Is Ubiquiti Networks Being Investigated by the SEC and FBI?
Ubiquiti Networks (NASDAQ: UBNT) is one of the more controversial technology stocks on the Nasdaq right now. The company "sells high-performance communication platforms to developing emerging markets and underserved and underpenetrated markets.” Ubiquiti went public last October, and shares promptly more than doubled. The stock hit an all-time high above $35 at the beginning of May. Since then, shares have fallen precipitously to their current price of roughly $11.80. The controversy in the name is related to a number of issues.
First, the company has admitted to shipping some of its products to Iran, although they place the blame on a Middle Eastern distributor. Exporting into Iran is banned by the U.S. government. Furthermore, there have been legal questions about a large Ubiquiti distributor in South America. Even more damning, reports circulated last month that the company had ties to the Chinese Mafia.
However, the distributor, who has been sued by Ubiquiti, claims that the company knew about the illegal shipments. This CNBC.com article, written by Herb Greenberg offers the back story on Ubiquiti.
On Thursday, Benzinga talked with the company's CFO John Ritchie. He told Benzinga that his company is not the subject of an SEC investigation to the best of his knowledge.
Asim Sajwani, the former master distributor for Ubiquiti Networks (NASDAQ: UBNT), who has been blamed for the shipments to Iran, told Benzinga he was contacted recently by three investigators from the SEC (he would not name them) regarding his relationship with the San Jose, CA wireless technology company. Sajwani said the investigators were interested in movements of cash as well as sales of technology to Iran.
Sajwani said the investigators also wanted information on Flytec, Ubiquti's Florida-based Latin American distributor. Ritchie said he was not aware of any investigation of Flytec by U.S. or Chinese authorities.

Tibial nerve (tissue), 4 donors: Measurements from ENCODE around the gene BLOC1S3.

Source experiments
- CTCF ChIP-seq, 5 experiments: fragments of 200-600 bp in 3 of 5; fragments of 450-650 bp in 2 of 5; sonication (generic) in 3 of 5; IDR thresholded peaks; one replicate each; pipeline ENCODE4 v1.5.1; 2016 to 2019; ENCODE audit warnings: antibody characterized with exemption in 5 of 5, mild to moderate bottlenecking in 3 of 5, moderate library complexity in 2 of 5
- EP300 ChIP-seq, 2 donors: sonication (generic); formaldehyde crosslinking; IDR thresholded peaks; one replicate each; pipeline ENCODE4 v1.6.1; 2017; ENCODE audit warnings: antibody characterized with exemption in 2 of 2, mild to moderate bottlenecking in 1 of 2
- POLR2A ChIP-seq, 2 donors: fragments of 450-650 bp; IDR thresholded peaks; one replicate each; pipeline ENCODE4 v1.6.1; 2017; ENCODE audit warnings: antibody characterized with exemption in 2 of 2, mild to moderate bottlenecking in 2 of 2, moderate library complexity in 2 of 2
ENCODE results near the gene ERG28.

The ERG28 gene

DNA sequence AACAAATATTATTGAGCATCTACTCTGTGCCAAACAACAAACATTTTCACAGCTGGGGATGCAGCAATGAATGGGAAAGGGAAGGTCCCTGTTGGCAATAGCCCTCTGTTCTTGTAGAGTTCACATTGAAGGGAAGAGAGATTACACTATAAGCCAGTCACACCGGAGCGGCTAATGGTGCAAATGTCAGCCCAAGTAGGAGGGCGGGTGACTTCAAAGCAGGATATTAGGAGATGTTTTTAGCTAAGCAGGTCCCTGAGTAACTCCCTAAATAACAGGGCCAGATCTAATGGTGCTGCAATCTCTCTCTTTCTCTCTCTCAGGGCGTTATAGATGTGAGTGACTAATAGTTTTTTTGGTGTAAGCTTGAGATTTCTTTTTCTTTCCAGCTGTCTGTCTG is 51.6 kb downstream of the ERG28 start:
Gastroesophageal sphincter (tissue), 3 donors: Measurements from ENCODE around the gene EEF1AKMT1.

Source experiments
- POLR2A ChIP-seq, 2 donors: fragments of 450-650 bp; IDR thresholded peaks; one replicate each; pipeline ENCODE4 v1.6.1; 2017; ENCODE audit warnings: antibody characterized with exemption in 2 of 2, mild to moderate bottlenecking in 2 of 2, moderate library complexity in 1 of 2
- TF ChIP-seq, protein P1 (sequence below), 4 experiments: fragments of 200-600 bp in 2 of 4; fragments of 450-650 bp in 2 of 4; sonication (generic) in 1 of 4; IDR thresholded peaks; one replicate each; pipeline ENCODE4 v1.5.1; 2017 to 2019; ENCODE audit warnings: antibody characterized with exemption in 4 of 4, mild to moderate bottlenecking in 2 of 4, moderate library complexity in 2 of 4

Sajwani made his contact with the SEC known in a blog post, which circulated across the Internet via Twitter and various trader chat rooms on Thursday. Shares of Ubiquiti Networks, plunged from a high of $13.15 to a low of $9.37 once this information became public.
Sajwani, who was the master distributor for Ubiquiti for the Middle East region from 2008 to 2010, claims the company was not only aware of his sales to Iran (made through distributors he set up in Tehran and Shiraz), but says CEO Robert Pera had asked him to set up a 'secret bank account' in Dubai to handle payment for the shipments.
Sajwani said Ubiquiti later decided to open the bank account in Hong Kong, as most of the Ubiquiti products were manufactured in China.
Ritchie told Benzinga that Ubiquiti went through a period when they lacked knowledge of export laws and failed to closely track shipments to prevent them from making their way to countries on the Bureau of Industry and Security's (“BIS”) Office of Export Enforcement prohibited list.
Ubiquiti received a warning letter from BIS and now has systems in place to more closely monitor their distributor's activities.
In May 2012, Ubiquiti received a judgement against Sajwani's company X-Concepts in the amount of $2.1 million for unpaid invoices. Sajwani claims he was visited by Pera in Dubai in October 2011 and was told that if he did not shut down his company Pera would "destroy" him and his family. Ritchie denies Pera ever made such a threat. Specifically, Ritchie said "Mr. Pera would never have threatened him."
In his conversation with Benzinga, Sajwani said that his contact with the SEC occurred two weeks ago and that one of the investigators told him to expect to be contacted by the FBI. As of Thursday, the FBI had not yet contacted him.
He also explicitly stated that Ubiquiti CEO Robert Pera asked him to sell into Iran. The company wired $140,000 to Sajwani to open X-Concepts, lease space, and hire staff. In 2009, Sajwani told Benzinga that Ubiquiti said not to sell to Iran. Nevertheless, from 2008 to 2010, X-Concepts received orders from Iran and he claims that Ubiquiti was aware of these orders.
The SEC filing relating to the Iranian shipments says that X-Concepts was selling to Iran without the knowledge of Ubiquiti Networks. Sajwani continues to say that the company did in fact know, and that the emails he has proves this.
While Ubiquiti management told Benzinga that to the best of their knowledge there is no SEC investigation, it is possible that the company is currently under investigation. The emails and documents that have been provided to Benzinga by Sajwani do not clearly prove that an investigation is under way, but they do suggest a possibility.
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